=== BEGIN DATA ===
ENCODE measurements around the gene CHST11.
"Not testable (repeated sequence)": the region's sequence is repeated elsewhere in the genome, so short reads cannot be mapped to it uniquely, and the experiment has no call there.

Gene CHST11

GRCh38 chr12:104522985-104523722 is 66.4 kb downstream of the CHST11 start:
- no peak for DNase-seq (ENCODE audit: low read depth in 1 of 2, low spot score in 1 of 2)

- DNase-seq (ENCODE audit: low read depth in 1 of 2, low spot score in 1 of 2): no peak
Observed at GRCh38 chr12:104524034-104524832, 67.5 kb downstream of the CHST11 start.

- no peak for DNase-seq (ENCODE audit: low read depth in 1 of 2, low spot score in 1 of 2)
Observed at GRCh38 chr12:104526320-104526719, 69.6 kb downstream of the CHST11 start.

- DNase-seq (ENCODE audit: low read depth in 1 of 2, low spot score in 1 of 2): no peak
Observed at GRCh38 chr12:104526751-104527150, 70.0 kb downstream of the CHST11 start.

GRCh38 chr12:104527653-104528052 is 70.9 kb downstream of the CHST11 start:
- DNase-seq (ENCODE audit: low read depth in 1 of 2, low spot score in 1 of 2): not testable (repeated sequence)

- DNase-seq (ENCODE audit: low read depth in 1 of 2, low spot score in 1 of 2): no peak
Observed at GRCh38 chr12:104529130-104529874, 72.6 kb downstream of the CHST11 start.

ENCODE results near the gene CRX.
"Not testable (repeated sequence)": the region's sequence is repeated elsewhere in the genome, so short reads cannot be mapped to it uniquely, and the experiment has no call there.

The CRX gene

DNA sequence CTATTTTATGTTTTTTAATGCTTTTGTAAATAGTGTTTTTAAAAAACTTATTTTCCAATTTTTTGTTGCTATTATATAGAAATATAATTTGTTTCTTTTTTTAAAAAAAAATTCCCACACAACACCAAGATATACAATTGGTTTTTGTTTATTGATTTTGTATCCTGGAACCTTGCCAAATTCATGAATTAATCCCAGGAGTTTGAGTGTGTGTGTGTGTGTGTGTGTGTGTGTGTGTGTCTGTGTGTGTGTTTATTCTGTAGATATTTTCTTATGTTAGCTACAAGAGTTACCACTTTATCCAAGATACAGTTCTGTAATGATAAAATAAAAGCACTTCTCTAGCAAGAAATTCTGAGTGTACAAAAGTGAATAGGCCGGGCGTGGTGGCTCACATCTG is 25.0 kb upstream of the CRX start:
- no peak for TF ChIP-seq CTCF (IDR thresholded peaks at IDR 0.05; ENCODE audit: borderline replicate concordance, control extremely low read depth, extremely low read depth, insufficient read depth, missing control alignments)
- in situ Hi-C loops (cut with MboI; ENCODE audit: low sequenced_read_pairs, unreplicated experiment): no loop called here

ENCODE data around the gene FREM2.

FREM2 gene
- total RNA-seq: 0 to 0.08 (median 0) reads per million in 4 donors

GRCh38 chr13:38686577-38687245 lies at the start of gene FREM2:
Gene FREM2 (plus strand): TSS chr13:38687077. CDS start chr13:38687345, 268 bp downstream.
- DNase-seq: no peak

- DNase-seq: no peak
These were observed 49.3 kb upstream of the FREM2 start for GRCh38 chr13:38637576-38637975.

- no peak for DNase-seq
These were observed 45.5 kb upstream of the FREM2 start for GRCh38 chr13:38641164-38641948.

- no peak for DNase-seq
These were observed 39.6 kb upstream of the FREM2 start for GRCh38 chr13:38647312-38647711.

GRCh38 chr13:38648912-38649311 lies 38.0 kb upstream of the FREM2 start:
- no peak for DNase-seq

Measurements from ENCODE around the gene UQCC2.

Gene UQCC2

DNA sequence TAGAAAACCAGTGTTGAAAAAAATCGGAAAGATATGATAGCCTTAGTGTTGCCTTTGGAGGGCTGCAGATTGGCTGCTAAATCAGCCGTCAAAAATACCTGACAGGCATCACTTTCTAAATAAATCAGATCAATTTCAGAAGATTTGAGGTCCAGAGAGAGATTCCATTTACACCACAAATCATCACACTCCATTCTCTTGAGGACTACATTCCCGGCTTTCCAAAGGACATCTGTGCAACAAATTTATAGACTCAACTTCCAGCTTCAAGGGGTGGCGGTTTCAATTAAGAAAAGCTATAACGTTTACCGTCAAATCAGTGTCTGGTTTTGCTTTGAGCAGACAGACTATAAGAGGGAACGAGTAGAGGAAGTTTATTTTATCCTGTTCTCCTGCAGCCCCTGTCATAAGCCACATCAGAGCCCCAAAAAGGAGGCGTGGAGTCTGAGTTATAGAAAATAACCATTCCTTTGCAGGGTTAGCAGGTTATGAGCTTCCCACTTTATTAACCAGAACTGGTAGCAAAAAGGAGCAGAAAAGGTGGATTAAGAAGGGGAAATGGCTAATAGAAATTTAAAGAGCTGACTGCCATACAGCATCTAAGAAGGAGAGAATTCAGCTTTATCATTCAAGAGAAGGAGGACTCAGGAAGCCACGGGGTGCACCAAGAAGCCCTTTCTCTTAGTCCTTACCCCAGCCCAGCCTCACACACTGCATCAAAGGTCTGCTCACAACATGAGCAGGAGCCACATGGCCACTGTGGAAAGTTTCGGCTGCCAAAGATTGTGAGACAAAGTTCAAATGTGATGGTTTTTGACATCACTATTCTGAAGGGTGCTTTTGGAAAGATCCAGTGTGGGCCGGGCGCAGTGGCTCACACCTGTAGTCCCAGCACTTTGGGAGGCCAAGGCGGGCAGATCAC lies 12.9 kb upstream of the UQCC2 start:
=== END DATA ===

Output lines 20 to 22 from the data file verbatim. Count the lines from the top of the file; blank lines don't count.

- no peak for TF ChIP-seq CTCF (IDR thresholded peaks at IDR 0.05; ENCODE audit: borderline replicate concordance, control extremely low read depth, extremely low read depth, insufficient read depth, missing control alignments)
- in situ Hi-C loops (cut with MboI; ENCODE audit: low sequenced_read_pairs, unreplicated experiment): no loop called here

ENCODE data around the gene FREM2.